The Sea Lion and the Sculptor

The Tale of a Vagabond Bohemian Artist

By Terence Clarke, 2014

Reviewed by Rick Seymour, Sausalito Author

Finally, there is a book that can sit beside Jack Tracy’s Sausalito: Moments in Time. Not only is The Sea Lion and the Sculptor: The Tale of a Vagabond Bohemian Artist, written by Terence Clark and edited by Bill Kirsch, roughly the same size as Tracy’s book, it carries forward the bohemian history of Sausalito, presenting it vividly through the life and environment of its vagabond artist, creator of the Sausalito Sea Lion, Al Sybrian.

The sea lion of the title is cast in bronze and sits offshore from Sausalito’s bayside thoroughfare, Bridgeway Boulevard, opposite the massive foundations of William Randolph Hearst’s never to be built castle. Often accompanied by a lone sentinel seagull, Al’s seal lion has been compared by many to Copenhagen’s famous harbor mermaid. Ceramic copies of his classically simple creation are always on sale at Sausalito’s annual Art Festival and at the down town Ice House information and exhibit center.

In their book, Clark and Kirsch show graphically that the sculptor, though a true vagabond, who has lived his life in many places, is every bit as emblematic of Sausalito as is his creation. Bill Kirsch, a life long friend of Sybrian and a fellow artist, opens the book with this summation: "Al Sybrian spent his artistic life with absolutely no desire for fame or money. His blue-collar attitude about work, his disdain for politics, and his love of argument endeared him to friends and acquaintances throughout his life. This book is written largely in his own words—thoughts and observations extracted from the meticulous notebooks he kept and letters he sent to and received from his friends."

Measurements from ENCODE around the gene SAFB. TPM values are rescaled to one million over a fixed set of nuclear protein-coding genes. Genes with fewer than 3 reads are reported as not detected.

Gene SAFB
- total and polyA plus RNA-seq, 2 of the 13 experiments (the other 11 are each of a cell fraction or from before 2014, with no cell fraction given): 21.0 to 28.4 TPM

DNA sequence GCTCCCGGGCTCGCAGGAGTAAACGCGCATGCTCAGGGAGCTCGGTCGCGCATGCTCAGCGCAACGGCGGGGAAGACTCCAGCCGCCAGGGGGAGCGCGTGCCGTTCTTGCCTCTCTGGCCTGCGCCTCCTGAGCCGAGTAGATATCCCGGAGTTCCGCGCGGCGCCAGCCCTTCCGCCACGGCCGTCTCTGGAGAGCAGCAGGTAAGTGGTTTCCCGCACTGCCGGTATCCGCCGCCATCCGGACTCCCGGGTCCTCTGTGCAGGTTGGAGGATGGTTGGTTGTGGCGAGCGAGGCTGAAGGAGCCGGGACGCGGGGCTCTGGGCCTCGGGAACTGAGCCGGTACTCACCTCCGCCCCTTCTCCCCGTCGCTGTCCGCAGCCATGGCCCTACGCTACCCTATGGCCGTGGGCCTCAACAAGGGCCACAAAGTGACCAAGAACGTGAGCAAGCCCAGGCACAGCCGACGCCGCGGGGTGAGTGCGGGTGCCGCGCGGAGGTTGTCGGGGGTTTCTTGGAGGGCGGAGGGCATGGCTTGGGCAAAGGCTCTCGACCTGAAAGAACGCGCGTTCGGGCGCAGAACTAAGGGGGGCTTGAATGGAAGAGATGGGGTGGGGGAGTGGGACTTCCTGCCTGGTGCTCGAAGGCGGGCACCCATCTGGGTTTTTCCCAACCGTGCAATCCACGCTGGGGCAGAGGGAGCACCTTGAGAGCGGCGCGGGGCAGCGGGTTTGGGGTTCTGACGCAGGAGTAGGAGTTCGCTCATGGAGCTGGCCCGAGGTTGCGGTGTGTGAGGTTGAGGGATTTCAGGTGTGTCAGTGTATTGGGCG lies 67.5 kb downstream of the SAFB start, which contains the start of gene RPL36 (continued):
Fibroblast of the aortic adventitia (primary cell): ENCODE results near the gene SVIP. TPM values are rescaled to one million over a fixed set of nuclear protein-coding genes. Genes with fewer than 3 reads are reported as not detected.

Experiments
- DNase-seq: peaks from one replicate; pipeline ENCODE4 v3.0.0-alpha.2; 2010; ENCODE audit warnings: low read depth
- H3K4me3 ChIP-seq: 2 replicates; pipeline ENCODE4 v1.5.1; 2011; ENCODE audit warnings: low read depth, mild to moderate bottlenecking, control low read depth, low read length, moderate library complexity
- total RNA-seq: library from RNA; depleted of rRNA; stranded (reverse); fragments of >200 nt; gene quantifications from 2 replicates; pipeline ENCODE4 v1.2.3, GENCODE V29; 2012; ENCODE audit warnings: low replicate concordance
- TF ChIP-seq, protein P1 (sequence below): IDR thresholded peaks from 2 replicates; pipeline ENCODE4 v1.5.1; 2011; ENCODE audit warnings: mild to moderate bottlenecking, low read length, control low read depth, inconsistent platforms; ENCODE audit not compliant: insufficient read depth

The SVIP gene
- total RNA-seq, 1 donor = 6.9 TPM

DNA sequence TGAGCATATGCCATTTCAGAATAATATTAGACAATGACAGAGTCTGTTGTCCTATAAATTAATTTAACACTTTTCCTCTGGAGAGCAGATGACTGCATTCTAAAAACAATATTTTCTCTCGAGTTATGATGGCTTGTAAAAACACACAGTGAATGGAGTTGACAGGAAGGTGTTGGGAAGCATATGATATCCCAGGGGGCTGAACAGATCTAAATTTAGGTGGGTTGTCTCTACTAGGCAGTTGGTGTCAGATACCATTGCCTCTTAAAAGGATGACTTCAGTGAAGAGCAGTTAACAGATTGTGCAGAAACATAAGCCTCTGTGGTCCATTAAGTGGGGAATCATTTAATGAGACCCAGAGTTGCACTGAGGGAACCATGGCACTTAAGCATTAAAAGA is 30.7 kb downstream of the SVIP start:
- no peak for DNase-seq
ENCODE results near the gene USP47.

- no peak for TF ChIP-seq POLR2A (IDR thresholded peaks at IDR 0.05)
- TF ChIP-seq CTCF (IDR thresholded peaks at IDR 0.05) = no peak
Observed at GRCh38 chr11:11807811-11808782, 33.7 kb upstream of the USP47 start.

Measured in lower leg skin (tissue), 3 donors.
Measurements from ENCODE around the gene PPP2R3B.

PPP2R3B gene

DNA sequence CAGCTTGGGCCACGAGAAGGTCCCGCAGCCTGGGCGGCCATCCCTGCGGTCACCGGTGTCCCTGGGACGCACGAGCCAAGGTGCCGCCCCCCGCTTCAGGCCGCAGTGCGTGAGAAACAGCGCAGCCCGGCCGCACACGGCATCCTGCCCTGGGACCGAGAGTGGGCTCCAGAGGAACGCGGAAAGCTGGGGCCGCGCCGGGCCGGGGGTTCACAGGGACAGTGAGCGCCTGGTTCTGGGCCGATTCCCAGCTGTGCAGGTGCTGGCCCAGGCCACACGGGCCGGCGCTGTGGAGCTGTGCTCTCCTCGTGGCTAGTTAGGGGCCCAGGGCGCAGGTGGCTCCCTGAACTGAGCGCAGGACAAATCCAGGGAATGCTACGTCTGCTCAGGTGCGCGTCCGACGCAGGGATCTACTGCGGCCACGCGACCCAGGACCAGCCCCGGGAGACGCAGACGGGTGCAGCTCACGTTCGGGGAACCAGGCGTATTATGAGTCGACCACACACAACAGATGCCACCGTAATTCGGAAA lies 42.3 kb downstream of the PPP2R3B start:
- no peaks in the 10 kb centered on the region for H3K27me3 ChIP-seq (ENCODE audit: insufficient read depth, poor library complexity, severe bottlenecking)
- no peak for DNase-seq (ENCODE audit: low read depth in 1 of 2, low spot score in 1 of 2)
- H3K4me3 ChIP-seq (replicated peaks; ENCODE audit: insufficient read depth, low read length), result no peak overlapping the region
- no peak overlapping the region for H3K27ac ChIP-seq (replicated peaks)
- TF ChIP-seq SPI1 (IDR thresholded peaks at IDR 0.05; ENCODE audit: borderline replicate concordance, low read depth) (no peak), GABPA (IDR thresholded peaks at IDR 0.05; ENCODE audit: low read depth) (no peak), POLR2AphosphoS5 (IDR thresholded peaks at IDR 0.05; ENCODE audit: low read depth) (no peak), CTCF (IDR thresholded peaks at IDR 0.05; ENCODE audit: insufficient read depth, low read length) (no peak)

Over the next 103 pages, the author and editor reproduce the sculptor’s life and surroundings through narrative, photographs (including those of Al’s many fine sculpture pieces), reproduced sketches, letters, hand drawn Christmas cards and other materials. Chapters in this book cover his childhood across the bay in Oakland, his military experience in World War II, where he fought in some of the European theater’s most horrendous battles, and his return to school and artistic life here by the bay. The vibrantly creative and bohemian world of Sausalito in the 1950s and beyond is presented through chapters on Al’s friends, on the town itself, on "booze" and on the No Name Bar, which became a meeting place and center for the creative, the literary, the famous and the enthralled. Here you will find a portrait of a true artist, a man of great complexity, humble and proud, joyous and angry, written as he was in life and beautifully illustrated, mostly by the artist, himself. The meticulously prepared narrative, based on his many notebooks and memorabilia, is well spiced with quotations from Al and others responsible for Sausalito being and becoming what it is.
 


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